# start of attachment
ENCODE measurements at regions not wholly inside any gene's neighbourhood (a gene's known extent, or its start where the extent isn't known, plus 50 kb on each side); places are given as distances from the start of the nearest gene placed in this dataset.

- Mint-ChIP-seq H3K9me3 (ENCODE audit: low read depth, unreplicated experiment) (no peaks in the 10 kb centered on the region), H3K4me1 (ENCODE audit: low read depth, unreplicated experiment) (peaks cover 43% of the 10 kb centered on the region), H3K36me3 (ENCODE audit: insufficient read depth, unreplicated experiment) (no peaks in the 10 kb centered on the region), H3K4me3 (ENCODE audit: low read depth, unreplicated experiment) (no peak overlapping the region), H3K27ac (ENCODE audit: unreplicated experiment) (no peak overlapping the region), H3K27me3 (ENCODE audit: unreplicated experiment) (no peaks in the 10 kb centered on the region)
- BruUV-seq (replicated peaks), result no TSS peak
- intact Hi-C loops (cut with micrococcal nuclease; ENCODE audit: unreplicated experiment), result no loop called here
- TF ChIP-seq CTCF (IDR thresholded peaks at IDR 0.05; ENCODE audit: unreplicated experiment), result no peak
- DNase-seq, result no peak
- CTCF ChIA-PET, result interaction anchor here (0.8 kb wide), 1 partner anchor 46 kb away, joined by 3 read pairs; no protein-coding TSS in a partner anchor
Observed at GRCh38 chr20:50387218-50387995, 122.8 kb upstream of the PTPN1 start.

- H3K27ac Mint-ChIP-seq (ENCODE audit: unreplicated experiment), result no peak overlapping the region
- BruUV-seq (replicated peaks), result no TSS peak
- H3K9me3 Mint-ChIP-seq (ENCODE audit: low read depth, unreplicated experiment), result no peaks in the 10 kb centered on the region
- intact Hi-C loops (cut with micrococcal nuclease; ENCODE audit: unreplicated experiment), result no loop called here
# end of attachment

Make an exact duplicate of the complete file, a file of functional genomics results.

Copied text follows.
ENCODE measurements at regions not wholly inside any gene's neighbourhood (a gene's known extent, or its start where the extent isn't known, plus 50 kb on each side); places are given as distances from the start of the nearest gene placed in this dataset.

- Mint-ChIP-seq H3K9me3 (ENCODE audit: low read depth, unreplicated experiment) (no peaks in the 10 kb centered on the region), H3K4me1 (ENCODE audit: low read depth, unreplicated experiment) (peaks cover 43% of the 10 kb centered on the region), H3K36me3 (ENCODE audit: insufficient read depth, unreplicated experiment) (no peaks in the 10 kb centered on the region), H3K4me3 (ENCODE audit: low read depth, unreplicated experiment) (no peak overlapping the region), H3K27ac (ENCODE audit: unreplicated experiment) (no peak overlapping the region), H3K27me3 (ENCODE audit: unreplicated experiment) (no peaks in the 10 kb centered on the region)
- BruUV-seq (replicated peaks), result no TSS peak
- intact Hi-C loops (cut with micrococcal nuclease; ENCODE audit: unreplicated experiment), result no loop called here
- TF ChIP-seq CTCF (IDR thresholded peaks at IDR 0.05; ENCODE audit: unreplicated experiment), result no peak
- DNase-seq, result no peak
- CTCF ChIA-PET, result interaction anchor here (0.8 kb wide), 1 partner anchor 46 kb away, joined by 3 read pairs; no protein-coding TSS in a partner anchor
Observed at GRCh38 chr20:50387218-50387995, 122.8 kb upstream of the PTPN1 start.

- H3K27ac Mint-ChIP-seq (ENCODE audit: unreplicated experiment), result no peak overlapping the region
- BruUV-seq (replicated peaks), result no TSS peak
- H3K9me3 Mint-ChIP-seq (ENCODE audit: low read depth, unreplicated experiment), result no peaks in the 10 kb centered on the region
- intact Hi-C loops (cut with micrococcal nuclease; ENCODE audit: unreplicated experiment), result no loop called here